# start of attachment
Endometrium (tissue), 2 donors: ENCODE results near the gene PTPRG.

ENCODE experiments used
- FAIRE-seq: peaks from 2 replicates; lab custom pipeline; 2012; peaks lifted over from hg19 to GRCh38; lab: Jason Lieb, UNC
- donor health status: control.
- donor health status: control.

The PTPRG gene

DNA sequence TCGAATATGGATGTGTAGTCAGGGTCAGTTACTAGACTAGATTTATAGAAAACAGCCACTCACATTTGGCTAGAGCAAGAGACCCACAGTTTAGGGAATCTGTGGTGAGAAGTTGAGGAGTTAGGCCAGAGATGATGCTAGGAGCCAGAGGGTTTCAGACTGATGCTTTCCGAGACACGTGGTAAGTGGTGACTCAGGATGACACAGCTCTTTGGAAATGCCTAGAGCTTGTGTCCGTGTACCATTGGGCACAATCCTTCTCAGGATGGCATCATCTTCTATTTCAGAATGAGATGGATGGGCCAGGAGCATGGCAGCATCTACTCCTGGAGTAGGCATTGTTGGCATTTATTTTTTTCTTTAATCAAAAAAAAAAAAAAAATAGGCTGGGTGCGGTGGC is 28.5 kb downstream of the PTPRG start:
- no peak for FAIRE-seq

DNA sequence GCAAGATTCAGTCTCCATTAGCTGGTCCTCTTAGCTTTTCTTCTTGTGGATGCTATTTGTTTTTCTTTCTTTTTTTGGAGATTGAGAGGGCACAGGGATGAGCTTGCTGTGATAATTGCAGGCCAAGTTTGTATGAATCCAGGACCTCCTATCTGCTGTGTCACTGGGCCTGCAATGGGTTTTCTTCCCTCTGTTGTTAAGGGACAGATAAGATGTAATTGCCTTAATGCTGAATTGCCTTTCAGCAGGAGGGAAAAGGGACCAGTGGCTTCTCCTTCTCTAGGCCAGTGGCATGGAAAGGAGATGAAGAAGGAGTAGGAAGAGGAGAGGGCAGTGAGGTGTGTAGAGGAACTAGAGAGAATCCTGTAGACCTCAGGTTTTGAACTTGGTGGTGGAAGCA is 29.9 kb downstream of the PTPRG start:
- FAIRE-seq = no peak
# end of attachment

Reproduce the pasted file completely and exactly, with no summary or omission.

Endometrium (tissue), 2 donors: ENCODE results near the gene PTPRG.

ENCODE experiments used
- FAIRE-seq: peaks from 2 replicates; lab custom pipeline; 2012; peaks lifted over from hg19 to GRCh38; lab: Jason Lieb, UNC
- donor health status: control.
- donor health status: control.

The PTPRG gene

DNA sequence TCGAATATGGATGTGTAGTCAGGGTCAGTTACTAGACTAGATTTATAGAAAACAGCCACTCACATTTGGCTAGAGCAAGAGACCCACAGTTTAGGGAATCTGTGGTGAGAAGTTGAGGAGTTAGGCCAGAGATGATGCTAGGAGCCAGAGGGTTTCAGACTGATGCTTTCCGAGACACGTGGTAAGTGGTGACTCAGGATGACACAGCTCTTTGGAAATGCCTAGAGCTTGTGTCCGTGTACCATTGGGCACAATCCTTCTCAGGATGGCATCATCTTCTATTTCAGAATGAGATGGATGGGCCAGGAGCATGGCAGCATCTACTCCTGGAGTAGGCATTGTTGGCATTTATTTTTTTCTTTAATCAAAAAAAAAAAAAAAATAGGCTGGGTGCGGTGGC is 28.5 kb downstream of the PTPRG start:
- no peak for FAIRE-seq

DNA sequence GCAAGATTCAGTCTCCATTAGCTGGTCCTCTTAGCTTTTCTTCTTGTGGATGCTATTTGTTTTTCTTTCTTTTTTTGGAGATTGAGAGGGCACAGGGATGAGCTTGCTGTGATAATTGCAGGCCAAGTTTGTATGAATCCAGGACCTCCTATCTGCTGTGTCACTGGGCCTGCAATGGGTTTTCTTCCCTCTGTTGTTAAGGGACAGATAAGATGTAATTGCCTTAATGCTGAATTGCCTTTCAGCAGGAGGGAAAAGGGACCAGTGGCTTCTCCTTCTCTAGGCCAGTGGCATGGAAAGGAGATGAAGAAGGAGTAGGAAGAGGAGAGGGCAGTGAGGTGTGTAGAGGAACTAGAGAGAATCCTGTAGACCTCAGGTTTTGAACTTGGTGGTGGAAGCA is 29.9 kb downstream of the PTPRG start:
- FAIRE-seq = no peak